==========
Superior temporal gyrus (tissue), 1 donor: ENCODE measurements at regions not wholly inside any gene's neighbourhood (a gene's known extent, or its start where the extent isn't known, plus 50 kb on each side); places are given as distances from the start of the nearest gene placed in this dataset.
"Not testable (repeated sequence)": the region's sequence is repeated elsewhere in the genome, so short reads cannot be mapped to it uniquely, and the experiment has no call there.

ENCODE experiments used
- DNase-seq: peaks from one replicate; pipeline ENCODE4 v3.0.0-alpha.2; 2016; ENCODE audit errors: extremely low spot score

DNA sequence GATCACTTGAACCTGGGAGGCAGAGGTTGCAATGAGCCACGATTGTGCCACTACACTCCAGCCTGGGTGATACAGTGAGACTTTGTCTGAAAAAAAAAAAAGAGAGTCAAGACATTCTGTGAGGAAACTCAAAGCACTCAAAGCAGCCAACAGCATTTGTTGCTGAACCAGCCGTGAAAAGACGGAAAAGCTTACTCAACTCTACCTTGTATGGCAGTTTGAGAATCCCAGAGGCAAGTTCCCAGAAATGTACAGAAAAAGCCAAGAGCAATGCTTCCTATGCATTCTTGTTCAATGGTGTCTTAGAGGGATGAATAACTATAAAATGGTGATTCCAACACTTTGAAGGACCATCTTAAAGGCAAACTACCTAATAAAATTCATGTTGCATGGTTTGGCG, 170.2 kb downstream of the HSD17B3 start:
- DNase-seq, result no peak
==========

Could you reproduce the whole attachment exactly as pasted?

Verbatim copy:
Superior temporal gyrus (tissue), 1 donor: ENCODE measurements at regions not wholly inside any gene's neighbourhood (a gene's known extent, or its start where the extent isn't known, plus 50 kb on each side); places are given as distances from the start of the nearest gene placed in this dataset.
"Not testable (repeated sequence)": the region's sequence is repeated elsewhere in the genome, so short reads cannot be mapped to it uniquely, and the experiment has no call there.

ENCODE experiments used
- DNase-seq: peaks from one replicate; pipeline ENCODE4 v3.0.0-alpha.2; 2016; ENCODE audit errors: extremely low spot score

DNA sequence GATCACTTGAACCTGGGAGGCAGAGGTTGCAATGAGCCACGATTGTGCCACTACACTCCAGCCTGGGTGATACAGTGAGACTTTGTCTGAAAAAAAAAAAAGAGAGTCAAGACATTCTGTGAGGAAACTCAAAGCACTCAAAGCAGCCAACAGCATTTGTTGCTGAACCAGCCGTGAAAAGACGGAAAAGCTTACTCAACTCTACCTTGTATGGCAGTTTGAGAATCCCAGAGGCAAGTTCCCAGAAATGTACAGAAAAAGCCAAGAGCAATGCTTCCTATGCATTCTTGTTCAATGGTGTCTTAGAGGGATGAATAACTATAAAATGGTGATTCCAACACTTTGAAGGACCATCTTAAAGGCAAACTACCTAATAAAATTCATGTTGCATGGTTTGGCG, 170.2 kb downstream of the HSD17B3 start:
- DNase-seq, result no peak